2010 time capsule buried by Lefton in Risman Plaza

Kyle Reynolds

When the time capsule in commemoration of the school’s centennial was buried yesterday, university administrators made sure it would be easier to find than a 1960 time capsule whose whereabouts is a subject of some speculation.

The 2010 time capsule was lowered into the ground at Risman Plaza by President Lefton and will be dug up and examined in 2060.

In order to make sure people can find the time capsule 50 years from now, the university is marking the spot of the burial, so people can find the time capsule in the future unlike its (some say mythical) 1960 predecessor.

Pamela Jones, academic program and student development coordinator, worked on the Centennial Planning Committee and recruited three students to look into the whereabouts of the 1960 time capsule.

“You all saw where it is buried, so when you get calls 20, 30 or 40 years from now, you can tell them where it is at,” Jones said.

The time capsule contains a wide array of artifacts including some student publications, including copies of the Daily Kent Stater, a cell phone, Kent State athletic jerseys, a laptop, a home pregnancy test and a personal letter from President Lefton.

The three students who worked to explore what happened to the 1960 time capsule were recent graduates Kristine Gill, Evan Verub and Zachary Mikrut, who started the search in their sophomore year.

The search first began when Jones was reading “The Years of Youth” by former Kent State professor and Miami University President Phillip Shriver, a book that documents the first 50 years of Kent State.

There is some reference in the book to a time capsule that was buried in 1960 for the semi-centennial, Gill said.

Gill, Verub and Mikrut went through the Special Collections and Archives in the library to look through semi-centennial meeting minutes and other documents, Gill said.

“In one of the meeting minutes it said that they were planning to bury a time capsule in the Music and Speech cornerstone, which was being built at the time,” Gill said.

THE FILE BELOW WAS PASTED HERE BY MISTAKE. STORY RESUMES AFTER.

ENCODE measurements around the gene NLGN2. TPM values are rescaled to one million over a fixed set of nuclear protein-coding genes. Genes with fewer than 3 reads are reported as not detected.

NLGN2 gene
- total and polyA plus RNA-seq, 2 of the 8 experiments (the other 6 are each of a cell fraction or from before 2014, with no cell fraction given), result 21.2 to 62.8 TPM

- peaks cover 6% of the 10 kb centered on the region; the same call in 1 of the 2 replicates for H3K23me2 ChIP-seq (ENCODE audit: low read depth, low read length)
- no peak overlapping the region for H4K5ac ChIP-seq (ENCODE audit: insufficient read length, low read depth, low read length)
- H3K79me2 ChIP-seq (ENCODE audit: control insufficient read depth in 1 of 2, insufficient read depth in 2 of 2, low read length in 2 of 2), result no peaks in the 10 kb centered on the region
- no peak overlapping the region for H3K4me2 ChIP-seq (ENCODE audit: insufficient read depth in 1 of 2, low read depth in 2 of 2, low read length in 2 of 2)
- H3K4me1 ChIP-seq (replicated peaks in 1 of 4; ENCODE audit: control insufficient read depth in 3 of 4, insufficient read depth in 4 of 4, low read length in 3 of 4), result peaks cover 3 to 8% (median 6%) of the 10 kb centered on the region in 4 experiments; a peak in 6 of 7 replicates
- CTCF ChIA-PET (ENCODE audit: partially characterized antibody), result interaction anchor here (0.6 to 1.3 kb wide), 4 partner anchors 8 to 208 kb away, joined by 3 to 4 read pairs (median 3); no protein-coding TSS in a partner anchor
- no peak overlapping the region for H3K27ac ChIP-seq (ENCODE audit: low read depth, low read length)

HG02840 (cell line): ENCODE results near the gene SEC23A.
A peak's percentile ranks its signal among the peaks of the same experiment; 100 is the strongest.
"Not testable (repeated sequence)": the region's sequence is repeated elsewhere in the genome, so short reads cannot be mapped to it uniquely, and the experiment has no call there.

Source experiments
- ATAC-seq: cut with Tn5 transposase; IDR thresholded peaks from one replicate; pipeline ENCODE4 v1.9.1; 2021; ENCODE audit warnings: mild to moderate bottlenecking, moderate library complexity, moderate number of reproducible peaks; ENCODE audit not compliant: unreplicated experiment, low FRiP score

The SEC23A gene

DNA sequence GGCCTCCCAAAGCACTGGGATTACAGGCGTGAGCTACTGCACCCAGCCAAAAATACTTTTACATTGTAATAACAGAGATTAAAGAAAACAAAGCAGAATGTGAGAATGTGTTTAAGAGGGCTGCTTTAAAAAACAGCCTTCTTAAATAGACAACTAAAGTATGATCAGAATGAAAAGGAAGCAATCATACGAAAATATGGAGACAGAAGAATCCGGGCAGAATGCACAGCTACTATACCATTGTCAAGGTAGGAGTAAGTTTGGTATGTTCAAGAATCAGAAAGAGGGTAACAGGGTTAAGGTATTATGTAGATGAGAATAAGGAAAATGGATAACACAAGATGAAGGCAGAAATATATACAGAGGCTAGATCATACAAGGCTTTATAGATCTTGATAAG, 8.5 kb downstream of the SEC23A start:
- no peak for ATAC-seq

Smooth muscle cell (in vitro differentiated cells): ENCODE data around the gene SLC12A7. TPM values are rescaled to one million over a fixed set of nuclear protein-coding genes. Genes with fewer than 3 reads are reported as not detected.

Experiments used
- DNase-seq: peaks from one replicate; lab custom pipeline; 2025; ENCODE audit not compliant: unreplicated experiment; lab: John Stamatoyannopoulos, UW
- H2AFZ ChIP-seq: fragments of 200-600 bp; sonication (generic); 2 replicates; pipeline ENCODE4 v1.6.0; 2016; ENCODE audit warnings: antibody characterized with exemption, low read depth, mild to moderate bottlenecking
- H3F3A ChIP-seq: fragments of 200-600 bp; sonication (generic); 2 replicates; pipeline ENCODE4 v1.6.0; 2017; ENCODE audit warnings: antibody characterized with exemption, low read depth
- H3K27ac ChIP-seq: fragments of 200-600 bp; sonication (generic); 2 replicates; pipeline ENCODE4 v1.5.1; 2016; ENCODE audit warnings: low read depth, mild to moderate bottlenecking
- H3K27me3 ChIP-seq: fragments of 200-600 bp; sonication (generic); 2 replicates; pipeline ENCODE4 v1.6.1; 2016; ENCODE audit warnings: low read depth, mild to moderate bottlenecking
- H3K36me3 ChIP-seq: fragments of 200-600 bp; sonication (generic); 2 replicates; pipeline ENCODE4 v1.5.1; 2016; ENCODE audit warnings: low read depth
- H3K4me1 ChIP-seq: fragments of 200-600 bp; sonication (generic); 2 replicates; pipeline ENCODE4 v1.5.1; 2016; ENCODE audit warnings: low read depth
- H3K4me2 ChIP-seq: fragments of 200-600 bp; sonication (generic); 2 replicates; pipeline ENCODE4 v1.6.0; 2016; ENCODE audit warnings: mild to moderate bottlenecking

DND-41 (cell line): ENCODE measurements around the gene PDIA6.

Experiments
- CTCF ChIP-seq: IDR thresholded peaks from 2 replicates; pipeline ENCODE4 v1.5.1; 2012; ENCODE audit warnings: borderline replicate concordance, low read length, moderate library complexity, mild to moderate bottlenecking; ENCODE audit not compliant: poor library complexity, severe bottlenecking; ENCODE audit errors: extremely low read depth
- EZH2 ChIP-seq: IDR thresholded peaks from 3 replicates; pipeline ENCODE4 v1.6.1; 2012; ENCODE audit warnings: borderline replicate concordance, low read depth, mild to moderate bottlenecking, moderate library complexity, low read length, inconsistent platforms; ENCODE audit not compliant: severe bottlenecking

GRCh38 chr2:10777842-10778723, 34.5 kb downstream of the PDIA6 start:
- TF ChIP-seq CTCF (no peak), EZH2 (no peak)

One of the architects told Gill there was no record of a time capsule located in the Music and Speech Center, but they continued to contact alumni to get information on where the burial might be. They were unable to get a clear location for the time capsule.

Emily Vincent, director of university media relations, said she has heard accounts from alumni on where they think the 1960 time capsule was buried, but said no records indicating a location of the time capsule have been found. However, the group of three students did find some more references to it in archived copies of The Daily Kent Stater.

“Going through the articles there are mentions of the time capsule, but at a certain point in the coverage of the semi-centennial, the time capsule references stop,” Vincent said.

The most popular theory Vincent hears from alumni about the time capsule’s location is that it’s buried under the university seal by the Prentice Gate.

However, in 2008 when they moved Prentice Gate and were doing construction in the area, no time capsule was ever unearthed, Vincent said.

Another theory Vincent has heard is that it is buried under the Victory Bell in the commons near Taylor Hall.

Contact general assignment reporter Kyle Reynolds at [email protected].